As a Project Manager with a mandate to come up with a Content Management System for my organization, over the course of the past three months I've found the CMS Bible by Boiko simply essential, as most of the other 'bible' tech books I've read have been. He provides a very robust framework that you can follow in your project, if you have the time to read through its almost 1000 pages.
First, he delves into a very thorough discussion about the more 'phylosophical' topics of content (what it is, what is data, what is metadata, etc.) and content management at large. If you haven't gotten your feet wet with a CMS project before, the first 10 chapters (175 pages) will get you soaked with the type of dilemmas you are bound to face when you work on a CMS.
Then, he provides what could be considered a "recipe" to put together a CMS successfully (though no two CMS projects are ever alike, but a lot of them have similar characteristics). There are a number of chapters and sections specifically devoted to the steps required to ensure a successful outsourcing of the project, but the framework he provides is not limited to it: you can perfectly apply it to an in-house implementation. Also, he tends to paint the largest possible picture (with all staff possible, etc.) but you can very easily scale it down to the size and shape of your organization.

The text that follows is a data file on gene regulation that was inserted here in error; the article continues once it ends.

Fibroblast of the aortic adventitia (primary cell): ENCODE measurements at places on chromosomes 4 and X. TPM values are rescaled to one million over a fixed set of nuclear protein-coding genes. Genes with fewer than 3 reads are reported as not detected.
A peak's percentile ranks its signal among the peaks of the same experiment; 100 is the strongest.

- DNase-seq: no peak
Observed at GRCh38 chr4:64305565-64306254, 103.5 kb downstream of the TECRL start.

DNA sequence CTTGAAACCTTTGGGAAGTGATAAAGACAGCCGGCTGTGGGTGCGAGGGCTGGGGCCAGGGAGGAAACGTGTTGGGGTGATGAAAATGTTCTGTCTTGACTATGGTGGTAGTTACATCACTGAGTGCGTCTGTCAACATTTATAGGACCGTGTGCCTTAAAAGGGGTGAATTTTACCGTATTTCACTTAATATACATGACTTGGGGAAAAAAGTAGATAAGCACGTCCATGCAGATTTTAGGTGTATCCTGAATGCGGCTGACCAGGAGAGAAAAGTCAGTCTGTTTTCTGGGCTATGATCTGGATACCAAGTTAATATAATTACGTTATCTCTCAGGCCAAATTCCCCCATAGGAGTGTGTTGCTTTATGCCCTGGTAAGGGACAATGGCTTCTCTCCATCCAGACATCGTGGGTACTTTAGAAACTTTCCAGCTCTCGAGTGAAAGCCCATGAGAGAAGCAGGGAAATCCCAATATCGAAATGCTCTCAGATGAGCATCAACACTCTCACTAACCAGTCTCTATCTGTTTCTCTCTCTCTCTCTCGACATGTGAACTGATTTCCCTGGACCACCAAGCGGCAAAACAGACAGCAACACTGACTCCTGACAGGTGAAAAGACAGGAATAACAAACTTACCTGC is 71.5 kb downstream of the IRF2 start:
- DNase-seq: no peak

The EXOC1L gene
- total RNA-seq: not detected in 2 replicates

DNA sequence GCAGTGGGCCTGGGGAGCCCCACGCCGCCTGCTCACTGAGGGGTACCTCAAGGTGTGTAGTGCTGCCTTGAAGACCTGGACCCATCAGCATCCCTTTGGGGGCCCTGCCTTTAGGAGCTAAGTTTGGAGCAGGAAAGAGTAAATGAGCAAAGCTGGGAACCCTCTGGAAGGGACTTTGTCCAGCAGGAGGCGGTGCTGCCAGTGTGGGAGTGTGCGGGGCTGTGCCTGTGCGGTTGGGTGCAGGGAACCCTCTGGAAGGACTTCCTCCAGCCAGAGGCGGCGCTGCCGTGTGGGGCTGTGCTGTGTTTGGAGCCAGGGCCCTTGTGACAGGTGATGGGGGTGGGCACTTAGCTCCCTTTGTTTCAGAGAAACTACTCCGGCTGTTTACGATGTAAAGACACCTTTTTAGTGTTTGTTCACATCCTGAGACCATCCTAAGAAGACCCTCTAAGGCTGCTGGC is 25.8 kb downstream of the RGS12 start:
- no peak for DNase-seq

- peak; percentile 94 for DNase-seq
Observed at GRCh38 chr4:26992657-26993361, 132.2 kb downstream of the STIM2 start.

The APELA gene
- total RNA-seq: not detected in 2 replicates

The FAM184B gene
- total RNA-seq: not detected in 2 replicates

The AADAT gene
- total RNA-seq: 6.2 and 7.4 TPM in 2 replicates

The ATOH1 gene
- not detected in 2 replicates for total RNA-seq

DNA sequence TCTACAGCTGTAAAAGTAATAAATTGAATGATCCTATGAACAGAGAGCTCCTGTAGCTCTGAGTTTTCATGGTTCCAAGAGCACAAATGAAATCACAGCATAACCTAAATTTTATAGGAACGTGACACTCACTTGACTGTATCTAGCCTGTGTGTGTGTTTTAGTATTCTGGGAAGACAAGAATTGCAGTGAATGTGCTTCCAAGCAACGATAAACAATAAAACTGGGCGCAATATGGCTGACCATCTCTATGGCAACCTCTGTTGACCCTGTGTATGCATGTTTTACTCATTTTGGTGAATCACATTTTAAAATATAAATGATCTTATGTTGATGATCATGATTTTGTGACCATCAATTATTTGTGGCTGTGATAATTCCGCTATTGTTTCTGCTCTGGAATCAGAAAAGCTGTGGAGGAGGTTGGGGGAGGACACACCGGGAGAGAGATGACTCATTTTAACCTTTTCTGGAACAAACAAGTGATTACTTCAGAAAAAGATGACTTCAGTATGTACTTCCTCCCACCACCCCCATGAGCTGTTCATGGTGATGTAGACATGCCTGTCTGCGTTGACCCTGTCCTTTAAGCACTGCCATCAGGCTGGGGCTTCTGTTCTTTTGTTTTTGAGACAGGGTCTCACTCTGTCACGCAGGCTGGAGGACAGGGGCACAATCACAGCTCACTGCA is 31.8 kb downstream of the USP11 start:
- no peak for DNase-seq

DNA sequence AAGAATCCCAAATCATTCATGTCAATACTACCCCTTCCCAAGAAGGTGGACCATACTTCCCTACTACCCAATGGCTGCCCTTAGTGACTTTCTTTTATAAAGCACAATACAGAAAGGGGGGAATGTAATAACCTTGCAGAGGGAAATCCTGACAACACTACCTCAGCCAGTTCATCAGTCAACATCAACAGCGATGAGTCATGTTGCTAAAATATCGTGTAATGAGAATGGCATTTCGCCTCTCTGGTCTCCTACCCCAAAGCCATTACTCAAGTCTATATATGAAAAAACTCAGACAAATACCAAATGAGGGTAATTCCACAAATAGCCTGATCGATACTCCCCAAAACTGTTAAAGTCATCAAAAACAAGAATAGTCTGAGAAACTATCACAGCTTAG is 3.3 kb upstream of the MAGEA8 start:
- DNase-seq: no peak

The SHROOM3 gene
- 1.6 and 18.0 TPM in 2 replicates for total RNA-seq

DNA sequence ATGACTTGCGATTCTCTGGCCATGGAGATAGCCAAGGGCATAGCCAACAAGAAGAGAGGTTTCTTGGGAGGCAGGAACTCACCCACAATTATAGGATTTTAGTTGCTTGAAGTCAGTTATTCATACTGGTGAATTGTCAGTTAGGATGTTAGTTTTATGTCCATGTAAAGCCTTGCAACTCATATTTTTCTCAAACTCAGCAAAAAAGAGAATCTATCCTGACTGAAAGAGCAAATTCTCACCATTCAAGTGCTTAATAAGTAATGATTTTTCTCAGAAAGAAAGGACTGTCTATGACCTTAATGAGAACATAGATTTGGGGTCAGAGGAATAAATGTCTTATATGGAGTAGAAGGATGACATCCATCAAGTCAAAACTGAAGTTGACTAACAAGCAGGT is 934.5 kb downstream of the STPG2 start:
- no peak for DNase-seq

In general, his framework goes back once and again to the concept of the "Wheel of Content Management" where he connects the spikes that allow the 'wheel' to move: goals and requirements, audiences, publications, authors, acquisition sources, workflow and staff and access structures, all revolving around the central content component classes with metadata as the outside of the wheel, serving as a container for it all.
He doesn't wrap up the book without devoting enough space to XML and its close cousin, the DTD. He even provides a small VB app to convert Word content to XML, and that's still "only" on page 788. If you haven't noticed by now, this book is MASSIVE, and if there's any issue with it, that would be it: the fact that you will need to devote a long time to processing it. But all in all, the book with its companion web site is an invaluable tool for all Project Managers who have in their hands the responsibility of giving birth to a CMS for their organizations.